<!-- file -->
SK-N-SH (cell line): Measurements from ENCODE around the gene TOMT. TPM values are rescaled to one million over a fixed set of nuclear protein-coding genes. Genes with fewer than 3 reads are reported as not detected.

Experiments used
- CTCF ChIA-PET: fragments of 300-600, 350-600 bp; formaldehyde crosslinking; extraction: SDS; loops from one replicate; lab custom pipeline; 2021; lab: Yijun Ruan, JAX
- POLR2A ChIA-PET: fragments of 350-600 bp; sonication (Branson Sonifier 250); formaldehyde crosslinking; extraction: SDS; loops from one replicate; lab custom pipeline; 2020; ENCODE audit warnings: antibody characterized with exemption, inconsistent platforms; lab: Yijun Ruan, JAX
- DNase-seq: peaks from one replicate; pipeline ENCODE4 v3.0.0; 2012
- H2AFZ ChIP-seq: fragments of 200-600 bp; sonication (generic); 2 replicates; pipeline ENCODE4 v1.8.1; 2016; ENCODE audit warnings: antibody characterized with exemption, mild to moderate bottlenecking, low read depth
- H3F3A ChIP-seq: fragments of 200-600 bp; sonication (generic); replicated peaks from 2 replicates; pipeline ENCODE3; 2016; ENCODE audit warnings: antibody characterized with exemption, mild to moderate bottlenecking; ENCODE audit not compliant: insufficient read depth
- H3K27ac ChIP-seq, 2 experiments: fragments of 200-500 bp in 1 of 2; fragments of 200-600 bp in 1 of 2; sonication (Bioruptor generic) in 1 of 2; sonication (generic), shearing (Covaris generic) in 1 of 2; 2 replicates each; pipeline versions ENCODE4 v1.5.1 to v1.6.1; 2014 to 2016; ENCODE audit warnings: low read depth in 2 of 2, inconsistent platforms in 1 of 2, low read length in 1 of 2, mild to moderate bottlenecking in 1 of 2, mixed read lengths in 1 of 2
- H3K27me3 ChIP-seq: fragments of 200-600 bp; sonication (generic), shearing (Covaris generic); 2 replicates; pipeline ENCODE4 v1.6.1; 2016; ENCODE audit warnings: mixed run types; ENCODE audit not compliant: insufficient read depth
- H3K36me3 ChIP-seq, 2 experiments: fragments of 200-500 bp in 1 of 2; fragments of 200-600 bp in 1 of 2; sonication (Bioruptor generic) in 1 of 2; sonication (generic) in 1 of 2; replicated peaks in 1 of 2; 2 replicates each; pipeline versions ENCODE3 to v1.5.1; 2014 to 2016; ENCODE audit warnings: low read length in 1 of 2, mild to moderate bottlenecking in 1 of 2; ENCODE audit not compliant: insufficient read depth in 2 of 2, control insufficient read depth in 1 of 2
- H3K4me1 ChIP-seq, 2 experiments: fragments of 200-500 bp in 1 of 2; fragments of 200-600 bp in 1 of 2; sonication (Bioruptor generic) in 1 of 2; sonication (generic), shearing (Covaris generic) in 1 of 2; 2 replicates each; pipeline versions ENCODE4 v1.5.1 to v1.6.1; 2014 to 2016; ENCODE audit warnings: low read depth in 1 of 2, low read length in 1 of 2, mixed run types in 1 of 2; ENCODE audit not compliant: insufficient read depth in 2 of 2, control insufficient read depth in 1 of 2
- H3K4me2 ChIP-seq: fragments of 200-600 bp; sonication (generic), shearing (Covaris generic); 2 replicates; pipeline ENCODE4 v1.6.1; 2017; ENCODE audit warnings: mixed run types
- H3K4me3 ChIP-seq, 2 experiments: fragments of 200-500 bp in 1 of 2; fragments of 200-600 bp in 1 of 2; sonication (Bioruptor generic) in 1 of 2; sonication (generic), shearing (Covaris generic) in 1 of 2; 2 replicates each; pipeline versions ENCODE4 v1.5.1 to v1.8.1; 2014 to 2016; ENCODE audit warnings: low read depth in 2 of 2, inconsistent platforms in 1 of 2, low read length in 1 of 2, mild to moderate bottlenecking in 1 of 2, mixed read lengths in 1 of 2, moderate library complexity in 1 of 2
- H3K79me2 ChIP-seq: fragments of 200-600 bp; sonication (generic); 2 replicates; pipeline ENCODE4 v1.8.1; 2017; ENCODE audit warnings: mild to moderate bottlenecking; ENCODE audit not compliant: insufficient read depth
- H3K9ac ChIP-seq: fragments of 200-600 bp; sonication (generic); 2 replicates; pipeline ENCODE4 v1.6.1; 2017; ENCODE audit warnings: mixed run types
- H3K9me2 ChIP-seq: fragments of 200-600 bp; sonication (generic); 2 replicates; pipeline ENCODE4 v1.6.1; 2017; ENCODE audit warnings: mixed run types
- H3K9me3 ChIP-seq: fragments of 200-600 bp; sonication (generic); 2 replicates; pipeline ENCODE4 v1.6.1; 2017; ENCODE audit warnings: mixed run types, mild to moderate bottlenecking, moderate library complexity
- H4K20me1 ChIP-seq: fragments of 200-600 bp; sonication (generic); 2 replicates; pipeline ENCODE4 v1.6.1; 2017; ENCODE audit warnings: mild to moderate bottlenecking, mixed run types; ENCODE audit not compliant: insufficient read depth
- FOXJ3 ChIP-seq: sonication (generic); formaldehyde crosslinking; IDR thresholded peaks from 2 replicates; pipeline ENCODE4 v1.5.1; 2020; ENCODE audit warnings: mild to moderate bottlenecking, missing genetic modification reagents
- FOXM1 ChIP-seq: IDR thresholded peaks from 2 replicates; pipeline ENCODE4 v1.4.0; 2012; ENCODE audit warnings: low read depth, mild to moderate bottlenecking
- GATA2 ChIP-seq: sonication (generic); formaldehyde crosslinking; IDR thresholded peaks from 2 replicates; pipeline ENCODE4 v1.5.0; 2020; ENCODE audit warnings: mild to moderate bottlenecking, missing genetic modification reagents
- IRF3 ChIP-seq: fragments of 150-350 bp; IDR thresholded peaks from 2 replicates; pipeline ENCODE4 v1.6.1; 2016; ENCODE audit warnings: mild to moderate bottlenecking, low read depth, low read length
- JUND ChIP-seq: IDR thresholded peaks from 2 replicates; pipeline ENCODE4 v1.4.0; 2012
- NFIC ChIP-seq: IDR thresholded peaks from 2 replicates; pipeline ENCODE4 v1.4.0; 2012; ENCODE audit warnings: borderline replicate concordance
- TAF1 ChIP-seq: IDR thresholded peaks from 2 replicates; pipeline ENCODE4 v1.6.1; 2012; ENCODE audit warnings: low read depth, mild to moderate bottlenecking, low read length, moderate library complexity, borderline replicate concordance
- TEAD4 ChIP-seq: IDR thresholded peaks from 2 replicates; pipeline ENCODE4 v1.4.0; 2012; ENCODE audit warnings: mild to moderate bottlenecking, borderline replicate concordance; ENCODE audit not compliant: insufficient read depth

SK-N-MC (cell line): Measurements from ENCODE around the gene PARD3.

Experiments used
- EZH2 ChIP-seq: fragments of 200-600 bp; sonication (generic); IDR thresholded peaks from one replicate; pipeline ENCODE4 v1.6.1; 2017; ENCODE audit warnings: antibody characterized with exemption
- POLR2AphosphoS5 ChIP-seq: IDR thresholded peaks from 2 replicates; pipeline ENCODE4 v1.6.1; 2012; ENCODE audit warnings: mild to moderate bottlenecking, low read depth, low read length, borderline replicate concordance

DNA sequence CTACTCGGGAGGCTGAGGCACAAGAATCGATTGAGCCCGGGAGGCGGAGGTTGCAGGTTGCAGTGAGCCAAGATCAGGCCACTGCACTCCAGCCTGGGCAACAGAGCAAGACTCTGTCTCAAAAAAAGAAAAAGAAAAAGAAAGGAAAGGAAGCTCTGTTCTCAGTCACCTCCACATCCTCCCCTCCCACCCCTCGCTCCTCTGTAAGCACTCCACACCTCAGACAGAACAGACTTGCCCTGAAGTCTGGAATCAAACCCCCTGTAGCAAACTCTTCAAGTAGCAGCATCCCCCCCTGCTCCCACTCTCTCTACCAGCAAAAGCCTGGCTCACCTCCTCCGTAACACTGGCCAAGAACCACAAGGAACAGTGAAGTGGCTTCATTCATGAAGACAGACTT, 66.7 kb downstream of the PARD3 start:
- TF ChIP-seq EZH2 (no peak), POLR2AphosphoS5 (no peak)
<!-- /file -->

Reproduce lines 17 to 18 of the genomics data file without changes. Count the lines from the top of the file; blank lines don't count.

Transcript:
- H3K9me3 ChIP-seq: fragments of 200-600 bp; sonication (generic); 2 replicates; pipeline ENCODE4 v1.6.1; 2017; ENCODE audit warnings: mixed run types, mild to moderate bottlenecking, moderate library complexity
- H4K20me1 ChIP-seq: fragments of 200-600 bp; sonication (generic); 2 replicates; pipeline ENCODE4 v1.6.1; 2017; ENCODE audit warnings: mild to moderate bottlenecking, mixed run types; ENCODE audit not compliant: insufficient read depth